If the part of the benefit was received by a person during his minority and the other part after attaining the age of majority, a promise by him after attaining majority to pay an amount in respect of both the benefits is enforceable, as that constitutes a valid consideration for the promise. A minor cannot even enter into a contract through guardian or any other agent because it is void contract and the same is not capable of ratification by a minor, on his attaining majority. Ratification in law is treated as equivalent to a previous authority, and it follows that as a general rule, a person or body of persons, not competent to authorize an act can’t give validity after ratifying it. CASE LAW 2: Madras High Court Indran Ramaswami Pandia Thalavar vs Anthappa Chettiar And Others. on 14 March, 1906. In this case, a minor gave a promissory note for borrowing an amount of Rs. 2500 in 1895 and in 1898 after attaining majority he gave another promissory note ratifying the previous loan.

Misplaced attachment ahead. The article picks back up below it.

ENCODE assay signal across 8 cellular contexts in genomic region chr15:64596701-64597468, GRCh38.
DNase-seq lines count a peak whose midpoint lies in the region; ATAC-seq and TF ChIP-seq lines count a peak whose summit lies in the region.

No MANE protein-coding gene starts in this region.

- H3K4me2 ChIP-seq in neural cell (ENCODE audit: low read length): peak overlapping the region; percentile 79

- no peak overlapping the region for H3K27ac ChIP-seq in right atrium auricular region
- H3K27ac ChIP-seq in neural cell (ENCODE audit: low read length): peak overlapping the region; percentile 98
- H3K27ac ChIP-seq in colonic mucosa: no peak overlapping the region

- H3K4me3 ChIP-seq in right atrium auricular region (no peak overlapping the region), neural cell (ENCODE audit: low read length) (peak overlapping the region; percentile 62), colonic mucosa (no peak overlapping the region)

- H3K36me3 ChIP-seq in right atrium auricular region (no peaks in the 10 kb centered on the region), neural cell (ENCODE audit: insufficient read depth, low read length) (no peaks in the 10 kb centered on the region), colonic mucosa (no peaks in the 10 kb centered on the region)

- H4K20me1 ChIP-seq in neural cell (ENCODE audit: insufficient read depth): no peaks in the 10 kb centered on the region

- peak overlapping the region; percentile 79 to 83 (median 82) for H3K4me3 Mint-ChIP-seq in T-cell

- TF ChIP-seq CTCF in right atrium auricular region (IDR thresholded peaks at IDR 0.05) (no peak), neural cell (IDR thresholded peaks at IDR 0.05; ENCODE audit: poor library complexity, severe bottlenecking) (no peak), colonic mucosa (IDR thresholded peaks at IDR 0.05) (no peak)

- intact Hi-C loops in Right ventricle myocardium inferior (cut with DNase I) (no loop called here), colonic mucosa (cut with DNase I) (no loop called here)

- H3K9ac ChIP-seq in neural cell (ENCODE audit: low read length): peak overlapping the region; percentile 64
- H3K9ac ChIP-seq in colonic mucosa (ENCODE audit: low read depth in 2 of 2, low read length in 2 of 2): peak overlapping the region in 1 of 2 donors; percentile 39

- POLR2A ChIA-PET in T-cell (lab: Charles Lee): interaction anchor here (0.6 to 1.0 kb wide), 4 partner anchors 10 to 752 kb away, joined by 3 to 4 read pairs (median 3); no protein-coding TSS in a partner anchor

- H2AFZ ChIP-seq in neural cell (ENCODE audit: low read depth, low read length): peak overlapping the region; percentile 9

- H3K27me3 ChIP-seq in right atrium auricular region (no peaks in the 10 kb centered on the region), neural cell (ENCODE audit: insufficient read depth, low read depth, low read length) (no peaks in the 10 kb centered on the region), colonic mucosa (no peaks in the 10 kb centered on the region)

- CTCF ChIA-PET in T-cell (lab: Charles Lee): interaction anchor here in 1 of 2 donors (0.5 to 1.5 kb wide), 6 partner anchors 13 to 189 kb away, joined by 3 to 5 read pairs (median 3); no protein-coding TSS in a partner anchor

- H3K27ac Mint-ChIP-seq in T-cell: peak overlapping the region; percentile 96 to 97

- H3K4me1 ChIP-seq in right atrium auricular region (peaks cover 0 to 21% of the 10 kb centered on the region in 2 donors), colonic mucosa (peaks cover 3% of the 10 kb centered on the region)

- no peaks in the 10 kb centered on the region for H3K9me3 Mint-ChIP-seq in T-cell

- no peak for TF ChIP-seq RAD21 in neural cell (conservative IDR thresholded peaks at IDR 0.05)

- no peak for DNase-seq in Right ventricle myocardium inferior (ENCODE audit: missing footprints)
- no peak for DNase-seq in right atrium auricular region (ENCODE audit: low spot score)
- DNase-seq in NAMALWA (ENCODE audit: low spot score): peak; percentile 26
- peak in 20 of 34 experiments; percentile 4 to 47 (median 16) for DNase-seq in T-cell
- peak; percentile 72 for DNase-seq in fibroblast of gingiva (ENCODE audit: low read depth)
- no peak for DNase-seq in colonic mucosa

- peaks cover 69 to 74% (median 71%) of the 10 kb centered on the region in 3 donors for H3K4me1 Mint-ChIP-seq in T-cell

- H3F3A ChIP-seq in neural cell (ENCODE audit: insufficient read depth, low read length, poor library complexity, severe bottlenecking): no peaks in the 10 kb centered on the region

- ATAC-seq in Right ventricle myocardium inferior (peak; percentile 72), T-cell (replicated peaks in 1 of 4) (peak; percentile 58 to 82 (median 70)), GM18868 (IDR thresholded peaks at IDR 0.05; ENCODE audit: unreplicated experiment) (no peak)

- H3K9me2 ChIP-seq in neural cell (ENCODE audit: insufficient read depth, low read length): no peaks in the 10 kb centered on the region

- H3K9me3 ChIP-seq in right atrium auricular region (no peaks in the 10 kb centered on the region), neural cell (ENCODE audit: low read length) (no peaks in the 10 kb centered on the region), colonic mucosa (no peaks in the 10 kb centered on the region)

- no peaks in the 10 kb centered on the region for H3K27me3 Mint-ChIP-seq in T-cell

But the court clearly declined the argument that though the first agreement was done by a minor, it was done on the “desire off the promisor” citing above two reasons. A Minor can take the plea of being a minor Case Law -Leslie Vs Sheill The Events in the Case Sheill, a minor , fraudently misrepresented himself as a major and borrowed 400 pound sterling from Leslie. Actually Sheill was a minor at the material time ie at the time of borrowing the money.Sheill then spent the borrowed money and did not repay the loan.
Leslie filed a suit against him claiming the following: Leslie’s claims 1. Recovery of the loan amount 2. Damages for the fraudulent misrepresentation( ie for the tort of deceit) The Verdict The court held that Leslie cannot recover the amount given to Sheill and also cannot claim damages under the Law of Tort. The justification for the verdict 1. A contract with a minor is void ab initio meaning it is void from the beginning.Hence even though the minor had misrepresented his age, the court cannot ask the minor to give the money back to Leslie as doing so would mean that the court is enforcing a void contract, which is not enforceable by law.